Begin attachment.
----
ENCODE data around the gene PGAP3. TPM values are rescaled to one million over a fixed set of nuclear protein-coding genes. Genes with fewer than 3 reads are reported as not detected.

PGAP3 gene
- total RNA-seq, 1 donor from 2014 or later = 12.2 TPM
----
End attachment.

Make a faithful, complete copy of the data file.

ENCODE data around the gene PGAP3. TPM values are rescaled to one million over a fixed set of nuclear protein-coding genes. Genes with fewer than 3 reads are reported as not detected.

PGAP3 gene
- total RNA-seq, 1 donor from 2014 or later = 12.2 TPM